A couple days ago I wrote a post about judging other cultures from their rituals, and how this is inevitably bound to appear either ridiculous or pernicious without an understanding of the historical context and meaning of these rituals.

Quebec, like many societies, is mired in trying to define and set limits on cultural accommodation, in the wake of a number of incidents with Muslim women refusing to remove their niqabs (face coverings) in order to procure government services. Last week I saw a news clip of a little old French Canadian lady browbeating a couple of veiled women on the street in my own Pointe-Claire Village. She was yelling at them, “Go home to your own country….this is my country” as she followed them down the street while they were pushing their baby carriages.

One of the Muslim women was interviewed later. It turns out she’s a university graduate from one of our major institutions, fluently bilingual (French-English), and from all appearances, well-spoken and mild-mannered. She explained that, for her, the niqab was not just a religious symbol, but the ritual associated with donning the niqab every day was an essential part of her connection to her culture. In other words, it wasn’t just about the niqab itself, but about the entire ritual and its meaning.

I suddenly remembered all the times I had donned special costumes that connected me to the history and traditions of particular activities I was involved in, from my Aikido hakama (a black skirt that one wears over one’s gi in order to denote rank), to my black Lycra shorts and Italian racing jersey when I rode in a peloton during my bike racing days. And how about all the people who don country-western attire to go square dancing? In fact, uniforms of all types are partly functional and partly cultural, connecting the wearer to the traditions of his sport or activity. The Kyudo archers pictured above would certainly be far more comfortable in blue-jeans and a t-shirt…I know…I’ve done it in the Summer heat in traditional garb, and it’s no picnic.

So it turns out that the problem isn’t so much with the uniform, but with where and when one chooses to wear it. Some cultural and ethnic groups that insist on wearing their “uniforms” in public, often choose to do so in fairly cloistered communities, e.g. Hasidic Jews, the Amish, Mennonites, etc.  But not all. East Indian men and women in traditional garb such as saris are a fairly common sight on Montreal streets, attracting barely a second glance. And we are all used to seeing expressions of cultural pride through parades, museum exhibits, etc. I remember feeling like a complete fool parading down Jean-Talon Boulevard carrying a Greek flag and dressed in some lame Greek revolutionary costume during my Greek elementary-school days. But there was also a huge turnout of non-Greeks interested to see this expression of cultural pride. I think most people in a multicultural society are interested in what these other cultures have to offer.

But we have to also admit that the situation with Muslims is different from other cultures because of 9/11 and the ongoing conflicts in Iraq, Afghanistan, and other Muslim states. If you live long enough, you begin to realize that the “bad guys” change over the years. I remember when “Commies” were all the rage. I’m sure that had you chosen to walk around in a Mao outfit in the ’50’s, you’d have gotten some pretty abrasive feedback. And I’m also sure that the reaction to the niqab would certainly not have been so intense had 9/11 never happened. It would likely have been regarded as yet another example of cultural representation, not much different from Hasidic, Amish, or Hindu garb. But it is, in fact, this cultural identification with 9/11, terrorism, and dead Canadian soldiers, that makes the niqab a focal point of anger today. This despite the fact that Muslim extremists are only a minuscule proportion of the total global Muslim community.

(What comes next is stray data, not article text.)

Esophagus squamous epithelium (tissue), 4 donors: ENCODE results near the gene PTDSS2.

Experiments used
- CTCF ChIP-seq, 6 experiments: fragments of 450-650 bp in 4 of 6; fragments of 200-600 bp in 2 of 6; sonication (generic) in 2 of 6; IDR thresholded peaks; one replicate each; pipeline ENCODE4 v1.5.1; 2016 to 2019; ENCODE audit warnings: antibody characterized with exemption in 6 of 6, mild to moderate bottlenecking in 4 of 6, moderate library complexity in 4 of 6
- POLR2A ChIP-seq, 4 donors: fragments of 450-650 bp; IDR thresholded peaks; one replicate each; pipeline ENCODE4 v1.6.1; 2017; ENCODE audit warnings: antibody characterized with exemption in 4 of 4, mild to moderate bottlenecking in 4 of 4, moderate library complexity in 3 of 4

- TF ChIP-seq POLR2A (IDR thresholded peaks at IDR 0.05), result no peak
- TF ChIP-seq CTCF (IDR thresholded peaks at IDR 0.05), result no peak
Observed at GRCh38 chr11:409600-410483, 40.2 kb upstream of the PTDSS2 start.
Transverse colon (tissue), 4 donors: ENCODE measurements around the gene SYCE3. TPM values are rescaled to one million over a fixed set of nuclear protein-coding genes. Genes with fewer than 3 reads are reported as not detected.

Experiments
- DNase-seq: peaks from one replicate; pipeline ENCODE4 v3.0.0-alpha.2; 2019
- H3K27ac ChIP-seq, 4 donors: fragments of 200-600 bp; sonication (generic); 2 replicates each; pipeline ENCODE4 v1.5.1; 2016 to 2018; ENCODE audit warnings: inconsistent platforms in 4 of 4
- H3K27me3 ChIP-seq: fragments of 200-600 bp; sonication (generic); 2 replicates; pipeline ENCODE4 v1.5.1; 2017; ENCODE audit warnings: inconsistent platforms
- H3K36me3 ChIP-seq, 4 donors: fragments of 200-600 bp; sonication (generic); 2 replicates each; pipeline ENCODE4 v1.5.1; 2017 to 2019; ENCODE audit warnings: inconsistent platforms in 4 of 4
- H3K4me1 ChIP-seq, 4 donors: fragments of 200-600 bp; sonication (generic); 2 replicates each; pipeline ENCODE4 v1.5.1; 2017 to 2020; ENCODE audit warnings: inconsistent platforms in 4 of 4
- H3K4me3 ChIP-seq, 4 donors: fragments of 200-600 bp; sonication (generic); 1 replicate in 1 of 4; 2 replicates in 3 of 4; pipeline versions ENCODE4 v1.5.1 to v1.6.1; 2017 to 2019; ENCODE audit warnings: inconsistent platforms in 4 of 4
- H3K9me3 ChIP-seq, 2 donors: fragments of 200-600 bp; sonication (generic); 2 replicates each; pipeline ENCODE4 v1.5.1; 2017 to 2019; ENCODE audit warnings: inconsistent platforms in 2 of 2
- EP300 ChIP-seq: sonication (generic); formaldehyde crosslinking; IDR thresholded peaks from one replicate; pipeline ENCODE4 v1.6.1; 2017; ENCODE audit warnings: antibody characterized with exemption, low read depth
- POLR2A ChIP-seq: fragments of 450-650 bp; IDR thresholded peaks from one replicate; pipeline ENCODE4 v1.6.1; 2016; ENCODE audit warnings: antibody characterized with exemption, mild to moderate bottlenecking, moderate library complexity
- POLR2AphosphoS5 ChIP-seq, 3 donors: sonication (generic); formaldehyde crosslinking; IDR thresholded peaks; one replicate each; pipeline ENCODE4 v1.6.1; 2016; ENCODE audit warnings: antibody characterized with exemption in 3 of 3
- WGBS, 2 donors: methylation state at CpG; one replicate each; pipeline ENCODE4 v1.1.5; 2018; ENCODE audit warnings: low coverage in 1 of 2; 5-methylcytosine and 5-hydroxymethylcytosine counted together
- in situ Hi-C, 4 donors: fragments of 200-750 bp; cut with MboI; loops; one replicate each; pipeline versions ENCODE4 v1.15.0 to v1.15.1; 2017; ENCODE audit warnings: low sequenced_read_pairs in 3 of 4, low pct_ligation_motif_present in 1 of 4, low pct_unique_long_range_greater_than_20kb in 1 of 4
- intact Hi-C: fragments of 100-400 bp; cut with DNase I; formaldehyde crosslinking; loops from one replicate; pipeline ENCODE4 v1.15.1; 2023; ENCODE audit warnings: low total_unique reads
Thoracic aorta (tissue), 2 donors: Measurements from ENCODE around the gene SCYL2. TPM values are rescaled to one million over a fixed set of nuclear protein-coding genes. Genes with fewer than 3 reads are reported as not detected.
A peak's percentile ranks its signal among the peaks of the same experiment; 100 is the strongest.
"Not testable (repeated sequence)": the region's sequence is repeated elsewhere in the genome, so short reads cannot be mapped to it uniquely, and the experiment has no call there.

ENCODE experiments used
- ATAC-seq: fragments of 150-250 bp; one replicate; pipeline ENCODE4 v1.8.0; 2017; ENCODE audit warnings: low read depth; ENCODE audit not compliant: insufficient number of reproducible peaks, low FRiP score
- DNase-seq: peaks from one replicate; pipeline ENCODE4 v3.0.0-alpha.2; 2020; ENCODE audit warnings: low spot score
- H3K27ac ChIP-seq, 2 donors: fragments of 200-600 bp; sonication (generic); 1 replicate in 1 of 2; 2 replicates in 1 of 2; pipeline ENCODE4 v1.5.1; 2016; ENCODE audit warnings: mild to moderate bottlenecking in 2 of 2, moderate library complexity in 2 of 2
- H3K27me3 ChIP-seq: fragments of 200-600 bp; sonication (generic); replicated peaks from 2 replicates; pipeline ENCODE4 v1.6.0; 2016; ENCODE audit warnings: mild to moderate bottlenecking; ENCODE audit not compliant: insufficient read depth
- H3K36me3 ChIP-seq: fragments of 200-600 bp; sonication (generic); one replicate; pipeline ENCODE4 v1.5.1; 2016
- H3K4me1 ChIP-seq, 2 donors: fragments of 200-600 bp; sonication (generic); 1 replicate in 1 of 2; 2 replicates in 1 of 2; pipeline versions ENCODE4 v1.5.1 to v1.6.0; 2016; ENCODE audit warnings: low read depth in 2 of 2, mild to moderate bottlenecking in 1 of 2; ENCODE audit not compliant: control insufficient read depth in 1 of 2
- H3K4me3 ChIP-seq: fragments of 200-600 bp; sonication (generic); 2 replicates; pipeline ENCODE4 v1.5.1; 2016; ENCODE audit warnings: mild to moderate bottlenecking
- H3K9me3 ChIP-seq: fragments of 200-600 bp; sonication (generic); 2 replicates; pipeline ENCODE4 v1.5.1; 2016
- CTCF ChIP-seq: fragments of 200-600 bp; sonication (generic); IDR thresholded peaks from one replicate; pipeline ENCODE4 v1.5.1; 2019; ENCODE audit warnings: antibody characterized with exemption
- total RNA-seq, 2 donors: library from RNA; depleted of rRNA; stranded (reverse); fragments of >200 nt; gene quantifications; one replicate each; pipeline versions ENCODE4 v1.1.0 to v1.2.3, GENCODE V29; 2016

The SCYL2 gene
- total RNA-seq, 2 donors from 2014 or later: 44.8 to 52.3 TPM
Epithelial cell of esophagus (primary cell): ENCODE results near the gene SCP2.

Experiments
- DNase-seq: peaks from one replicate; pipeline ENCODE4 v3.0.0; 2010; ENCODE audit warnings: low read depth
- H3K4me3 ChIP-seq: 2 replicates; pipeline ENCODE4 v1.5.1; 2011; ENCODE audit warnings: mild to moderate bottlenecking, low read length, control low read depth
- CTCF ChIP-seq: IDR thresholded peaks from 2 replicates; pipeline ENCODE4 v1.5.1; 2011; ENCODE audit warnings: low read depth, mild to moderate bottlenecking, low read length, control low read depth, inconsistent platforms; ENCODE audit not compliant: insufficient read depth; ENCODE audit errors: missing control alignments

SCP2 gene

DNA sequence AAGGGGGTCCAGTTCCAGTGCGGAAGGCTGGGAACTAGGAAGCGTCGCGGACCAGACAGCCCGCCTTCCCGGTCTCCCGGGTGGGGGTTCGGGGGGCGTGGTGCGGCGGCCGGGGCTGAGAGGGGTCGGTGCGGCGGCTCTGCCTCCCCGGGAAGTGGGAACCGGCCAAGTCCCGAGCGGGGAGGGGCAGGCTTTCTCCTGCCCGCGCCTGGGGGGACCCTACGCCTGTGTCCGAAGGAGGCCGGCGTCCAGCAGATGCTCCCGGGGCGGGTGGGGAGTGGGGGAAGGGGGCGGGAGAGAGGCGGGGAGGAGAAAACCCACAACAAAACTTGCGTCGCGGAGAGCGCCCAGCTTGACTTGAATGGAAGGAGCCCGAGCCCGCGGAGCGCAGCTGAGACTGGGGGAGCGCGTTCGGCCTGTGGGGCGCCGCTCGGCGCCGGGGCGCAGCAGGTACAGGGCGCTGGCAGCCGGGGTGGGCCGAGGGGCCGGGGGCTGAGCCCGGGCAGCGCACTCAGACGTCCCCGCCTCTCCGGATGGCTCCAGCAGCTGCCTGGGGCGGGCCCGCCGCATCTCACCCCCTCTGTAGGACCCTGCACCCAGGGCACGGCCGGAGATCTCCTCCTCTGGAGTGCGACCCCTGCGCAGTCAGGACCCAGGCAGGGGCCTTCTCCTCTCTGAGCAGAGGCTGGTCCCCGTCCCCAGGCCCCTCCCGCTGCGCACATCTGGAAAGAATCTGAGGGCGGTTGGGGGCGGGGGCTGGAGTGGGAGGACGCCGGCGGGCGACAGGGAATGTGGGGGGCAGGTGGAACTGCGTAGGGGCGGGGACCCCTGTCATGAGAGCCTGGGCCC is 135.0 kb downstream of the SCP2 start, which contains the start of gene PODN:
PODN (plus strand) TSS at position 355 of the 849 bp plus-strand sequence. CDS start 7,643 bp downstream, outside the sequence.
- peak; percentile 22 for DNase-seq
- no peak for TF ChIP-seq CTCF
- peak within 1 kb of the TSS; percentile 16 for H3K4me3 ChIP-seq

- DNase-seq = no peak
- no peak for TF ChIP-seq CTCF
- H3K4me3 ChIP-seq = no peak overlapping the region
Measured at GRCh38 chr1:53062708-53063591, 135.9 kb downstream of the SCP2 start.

So it turns out that most people have the ability to understand the role of uniforms as both functional and cultural identifications. Ultimately, that’s the problem. It reminds me of a line in The Graduate, where Mr. Robinson asks Ben, “Is it something I’ve done that’s caused this contempt…or is it just what I stand for?”. It is precisely the cultural identification explicit in the niqab and burka that people resent.

But is it unreasonable to restrict cultural garb and behavior when these traditions interfere with public safety, order, or fairness. If a woman wants to wear a burka which heavily restricts peripheral vision while driving, is it unreasonable to say no? If you want to drive a horse and buggy on the highway, is it culturally insensitive to say no? If you want to attend a public language course that requires the teacher to be able to see your mouth when you enunciate, is it unreasonable to say no because you want to wear a niqab? If your religion forbids contact with women outside your faith, is it reasonable to refuse to cooperate with a female police officer when she stops you for a violation?

But the very, very few people who insist on stirring the pot and pushing the boundaries of reason don’t realize the harm they do to themselves and others by forcing societies into extreme protective backlashes. Now France plans to ban all religious symbols from schools and other public institutions in order to reinforce the separation of church and state. No cross, no yarmulke, no hijab. No Christmas pageant. Nuts. There’s no reason for people not to be able to wear their faith on their sleeves. Ultimately, it’s a good thing to be exposed to the range of beliefs and to learn that people of other faiths enrich our thinking and our culture.

But people must also be aware of the cultural significance of their symbols and rituals on others, especially when they represent minorities who have been welcomed as immigrants into a country with different cultural standards.